MOVIE REVIEW | Carrie (1976)

Carrie 1976
Stephen King adaptations seem to miss way more often they hit as movies.  And for me, I think the strike rate is even worse than box office receipts would show.  Even something like The Shining, which has an amazing reputation among movie nerds, never grabbed me.  As is legally require by anyone of my generation, I really love Stand By Me.  And The Shawshank Redemption is one of those movies I can’t turn off if I stumble across it while channel surfing.  Which I guess means I like his non-horror stories way more than the horror work that made him the highest selling author of all time and possibly the most adapted by Hollywood.  And that all began with his first published novel that would also go on to be the first to be made into a movie, Carrie.

In what has to be one of the greatest pieces of casting ever, Sissy Spacek is Carrie, a lonely, strange girl, isolated from the realities of life by her crazy, protective, religious mother (Piper Laurie).  Everything different about Carrie has also made her the target of the popular, pretty girls at school.  After the latest round of abuse at school, Carrie is taken under the wing of Betty Buckley’s gym teacher, Miss Collins.

Miss Collins threatens the mean girls with being banned from the prom after their last piece of emotional abuse, and head bitch Chris (Nancy Allen) decides to get the ultimate revenge, with the help of her boyfriend Billy (John Travolta) and a whole mess of pig’s blood.  Meanwhile, former mean girl Sue (Amy Irving) has decided to try to make amends by having her dreamboat boyfriend Tommy (William Katt) take Carrie to the prom.  Oh, and because this is a Stephen King story, Carrie is also developing telekinetic powers while all of this is going on.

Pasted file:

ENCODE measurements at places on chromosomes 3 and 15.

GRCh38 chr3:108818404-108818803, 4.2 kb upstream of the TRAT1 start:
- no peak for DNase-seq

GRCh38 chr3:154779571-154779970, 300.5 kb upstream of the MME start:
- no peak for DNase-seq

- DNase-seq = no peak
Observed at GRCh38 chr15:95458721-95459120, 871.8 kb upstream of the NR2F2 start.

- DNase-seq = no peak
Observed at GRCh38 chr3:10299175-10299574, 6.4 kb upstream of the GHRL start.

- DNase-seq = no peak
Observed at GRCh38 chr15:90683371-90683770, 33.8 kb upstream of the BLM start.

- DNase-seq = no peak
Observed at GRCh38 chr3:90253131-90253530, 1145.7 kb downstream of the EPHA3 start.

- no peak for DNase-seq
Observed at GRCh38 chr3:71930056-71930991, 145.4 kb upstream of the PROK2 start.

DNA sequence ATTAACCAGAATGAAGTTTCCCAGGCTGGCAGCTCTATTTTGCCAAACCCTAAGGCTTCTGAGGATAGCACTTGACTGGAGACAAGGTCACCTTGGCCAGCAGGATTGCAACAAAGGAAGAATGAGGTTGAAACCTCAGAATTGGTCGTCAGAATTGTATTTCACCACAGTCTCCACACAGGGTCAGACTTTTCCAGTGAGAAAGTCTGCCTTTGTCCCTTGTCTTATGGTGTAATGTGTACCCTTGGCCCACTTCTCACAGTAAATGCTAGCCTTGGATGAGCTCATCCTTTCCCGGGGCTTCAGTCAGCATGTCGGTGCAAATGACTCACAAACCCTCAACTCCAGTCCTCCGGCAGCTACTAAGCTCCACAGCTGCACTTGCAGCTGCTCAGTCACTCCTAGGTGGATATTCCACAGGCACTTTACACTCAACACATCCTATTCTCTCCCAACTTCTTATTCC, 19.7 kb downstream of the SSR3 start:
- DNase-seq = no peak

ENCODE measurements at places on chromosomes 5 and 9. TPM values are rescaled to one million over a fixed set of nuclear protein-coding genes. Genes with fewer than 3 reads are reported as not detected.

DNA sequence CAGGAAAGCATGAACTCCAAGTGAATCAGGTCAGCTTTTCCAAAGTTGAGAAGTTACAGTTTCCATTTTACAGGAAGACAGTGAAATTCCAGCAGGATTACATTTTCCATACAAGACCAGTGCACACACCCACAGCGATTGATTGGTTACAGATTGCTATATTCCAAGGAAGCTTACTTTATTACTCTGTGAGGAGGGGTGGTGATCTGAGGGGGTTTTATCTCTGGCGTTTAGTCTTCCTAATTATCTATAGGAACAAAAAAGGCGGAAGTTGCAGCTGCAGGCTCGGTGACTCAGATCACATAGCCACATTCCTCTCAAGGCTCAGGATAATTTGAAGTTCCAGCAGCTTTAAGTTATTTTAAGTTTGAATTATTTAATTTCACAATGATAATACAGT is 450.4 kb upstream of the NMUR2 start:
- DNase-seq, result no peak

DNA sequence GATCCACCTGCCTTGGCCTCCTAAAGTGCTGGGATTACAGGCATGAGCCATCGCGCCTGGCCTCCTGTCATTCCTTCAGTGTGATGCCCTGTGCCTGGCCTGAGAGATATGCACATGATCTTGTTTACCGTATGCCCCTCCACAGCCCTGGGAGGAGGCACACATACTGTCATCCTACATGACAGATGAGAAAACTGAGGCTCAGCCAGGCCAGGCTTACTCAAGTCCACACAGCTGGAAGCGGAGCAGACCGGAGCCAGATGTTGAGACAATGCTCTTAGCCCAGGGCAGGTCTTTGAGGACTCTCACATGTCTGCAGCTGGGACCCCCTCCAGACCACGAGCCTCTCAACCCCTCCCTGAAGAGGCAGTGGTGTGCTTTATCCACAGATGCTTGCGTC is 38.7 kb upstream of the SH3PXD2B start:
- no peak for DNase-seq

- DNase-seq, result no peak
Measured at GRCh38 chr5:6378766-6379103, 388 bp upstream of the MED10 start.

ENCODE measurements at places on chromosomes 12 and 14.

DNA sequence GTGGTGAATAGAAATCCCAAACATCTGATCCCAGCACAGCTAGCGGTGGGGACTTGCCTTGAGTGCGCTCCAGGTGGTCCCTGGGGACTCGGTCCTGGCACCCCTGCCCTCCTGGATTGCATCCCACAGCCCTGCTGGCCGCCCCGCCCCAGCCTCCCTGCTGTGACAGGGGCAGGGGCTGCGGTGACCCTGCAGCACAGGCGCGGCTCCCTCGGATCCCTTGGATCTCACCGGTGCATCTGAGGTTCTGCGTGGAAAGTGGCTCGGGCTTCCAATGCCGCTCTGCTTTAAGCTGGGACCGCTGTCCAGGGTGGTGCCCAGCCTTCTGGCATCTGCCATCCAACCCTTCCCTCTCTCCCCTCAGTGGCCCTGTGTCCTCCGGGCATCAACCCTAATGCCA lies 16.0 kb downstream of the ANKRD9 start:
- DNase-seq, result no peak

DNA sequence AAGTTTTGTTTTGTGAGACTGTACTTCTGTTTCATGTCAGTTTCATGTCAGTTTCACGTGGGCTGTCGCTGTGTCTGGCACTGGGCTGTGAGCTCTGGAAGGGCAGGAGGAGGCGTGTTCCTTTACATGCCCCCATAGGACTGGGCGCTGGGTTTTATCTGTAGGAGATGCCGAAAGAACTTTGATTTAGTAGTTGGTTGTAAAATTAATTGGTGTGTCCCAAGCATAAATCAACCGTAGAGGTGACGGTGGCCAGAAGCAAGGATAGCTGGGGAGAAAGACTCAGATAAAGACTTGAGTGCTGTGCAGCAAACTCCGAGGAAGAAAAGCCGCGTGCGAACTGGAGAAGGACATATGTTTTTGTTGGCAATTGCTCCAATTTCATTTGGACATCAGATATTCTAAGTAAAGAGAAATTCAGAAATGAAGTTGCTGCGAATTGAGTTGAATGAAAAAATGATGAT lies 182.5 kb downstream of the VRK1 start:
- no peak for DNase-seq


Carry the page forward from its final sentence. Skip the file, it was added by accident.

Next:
Everything good about Carrie comes down to Sissy Spacek.  That vacant look behind her dead doll’s eyes…   The slumped over, beaten down posture of someone with no concept of confidence…  The look of evil and cold satisfaction that comes when she unleashes her powers…  All of these things make what is a ludicrous character within a ludicrous story seem kind of believable.

Watching Carrie for the first time, I guess I can kind of see why it’s still so famous and iconic today, more than 35 years later.  But it didn’t blow me away in a way that makes me now want to read more King horror and watch more horror movies.  It’s a silly story taken just seriously enough by De Palma and his actors that it’s kind of scary and intense.  I’m kind of glad I’ve filled a hole in my movie knowledge, but at the same time, it didn’t have any surprises for me that hadn’t been ruined years ago after a lifetime of references, parodies and knock offs.

Carrie
Directed By – Brian De Palma
Written By – Lawrence D Cohen 

3 thoughts on “MOVIE REVIEW | Carrie (1976)

  1. I thought John Travolta’s Billy should have been darker, more sinister, like the book. When I saw the 2013 remake with up and coming Aussie actor Alex Russell, Ithought that potential was reached.

    He really brings a heaviness to the role that was lacking in the original.

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